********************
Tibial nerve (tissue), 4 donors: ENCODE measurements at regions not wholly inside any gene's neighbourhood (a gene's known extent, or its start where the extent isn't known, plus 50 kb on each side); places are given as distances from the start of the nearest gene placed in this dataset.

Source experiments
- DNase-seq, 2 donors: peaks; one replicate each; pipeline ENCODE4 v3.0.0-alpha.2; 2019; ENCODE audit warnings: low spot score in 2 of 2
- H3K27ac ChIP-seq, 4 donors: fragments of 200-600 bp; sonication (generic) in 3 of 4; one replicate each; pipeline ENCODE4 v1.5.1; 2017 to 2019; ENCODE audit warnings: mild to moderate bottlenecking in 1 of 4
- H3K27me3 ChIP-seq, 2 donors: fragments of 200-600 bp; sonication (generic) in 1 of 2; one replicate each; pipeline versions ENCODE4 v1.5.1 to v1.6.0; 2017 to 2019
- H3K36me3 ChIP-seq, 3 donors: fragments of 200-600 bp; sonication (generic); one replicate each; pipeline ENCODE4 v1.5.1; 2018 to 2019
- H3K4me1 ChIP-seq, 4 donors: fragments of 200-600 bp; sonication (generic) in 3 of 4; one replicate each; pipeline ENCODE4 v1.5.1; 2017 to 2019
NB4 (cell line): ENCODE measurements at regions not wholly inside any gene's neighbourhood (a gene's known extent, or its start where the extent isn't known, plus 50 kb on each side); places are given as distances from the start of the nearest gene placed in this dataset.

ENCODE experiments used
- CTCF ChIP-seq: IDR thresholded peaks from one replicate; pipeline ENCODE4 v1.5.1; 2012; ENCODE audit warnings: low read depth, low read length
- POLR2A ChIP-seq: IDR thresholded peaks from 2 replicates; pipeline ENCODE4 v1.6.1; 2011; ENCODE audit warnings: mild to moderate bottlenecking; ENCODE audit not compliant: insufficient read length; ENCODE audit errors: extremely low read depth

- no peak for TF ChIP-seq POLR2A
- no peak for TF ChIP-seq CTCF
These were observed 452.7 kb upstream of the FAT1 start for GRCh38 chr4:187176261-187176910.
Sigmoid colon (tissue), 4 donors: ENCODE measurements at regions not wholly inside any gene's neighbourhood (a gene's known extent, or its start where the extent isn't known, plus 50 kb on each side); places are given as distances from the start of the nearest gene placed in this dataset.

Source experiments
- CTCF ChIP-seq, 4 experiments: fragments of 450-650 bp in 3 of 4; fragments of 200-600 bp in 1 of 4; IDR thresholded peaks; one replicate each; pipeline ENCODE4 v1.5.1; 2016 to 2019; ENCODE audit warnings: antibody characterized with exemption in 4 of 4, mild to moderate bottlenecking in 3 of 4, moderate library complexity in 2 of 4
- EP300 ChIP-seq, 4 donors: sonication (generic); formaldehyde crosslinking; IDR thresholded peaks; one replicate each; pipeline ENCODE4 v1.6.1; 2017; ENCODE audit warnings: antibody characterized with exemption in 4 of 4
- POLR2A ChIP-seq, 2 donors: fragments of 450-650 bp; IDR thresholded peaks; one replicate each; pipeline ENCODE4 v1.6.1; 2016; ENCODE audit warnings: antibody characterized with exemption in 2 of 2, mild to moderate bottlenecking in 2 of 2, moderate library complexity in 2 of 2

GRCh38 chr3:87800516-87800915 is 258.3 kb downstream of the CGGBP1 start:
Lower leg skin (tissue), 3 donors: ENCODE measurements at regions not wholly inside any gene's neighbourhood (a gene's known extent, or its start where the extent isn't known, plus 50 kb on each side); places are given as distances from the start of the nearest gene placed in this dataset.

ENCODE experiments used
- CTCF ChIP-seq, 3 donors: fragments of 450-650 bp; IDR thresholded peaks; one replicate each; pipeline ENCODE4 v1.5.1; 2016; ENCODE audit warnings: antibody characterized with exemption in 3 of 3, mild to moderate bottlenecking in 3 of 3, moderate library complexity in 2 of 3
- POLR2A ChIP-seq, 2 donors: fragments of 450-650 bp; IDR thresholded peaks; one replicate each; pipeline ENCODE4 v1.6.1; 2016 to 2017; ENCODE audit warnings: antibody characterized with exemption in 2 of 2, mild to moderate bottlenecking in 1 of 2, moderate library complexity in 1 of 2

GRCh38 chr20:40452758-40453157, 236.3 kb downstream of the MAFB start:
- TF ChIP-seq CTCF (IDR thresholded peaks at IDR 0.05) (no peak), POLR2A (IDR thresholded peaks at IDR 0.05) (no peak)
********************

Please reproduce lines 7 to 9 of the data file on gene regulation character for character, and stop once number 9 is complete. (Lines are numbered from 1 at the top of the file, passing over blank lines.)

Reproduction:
- H3K4me1 ChIP-seq, 4 donors: fragments of 200-600 bp; sonication (generic) in 3 of 4; one replicate each; pipeline ENCODE4 v1.5.1; 2017 to 2019
NB4 (cell line): ENCODE measurements at regions not wholly inside any gene's neighbourhood (a gene's known extent, or its start where the extent isn't known, plus 50 kb on each side); places are given as distances from the start of the nearest gene placed in this dataset.

ENCODE experiments used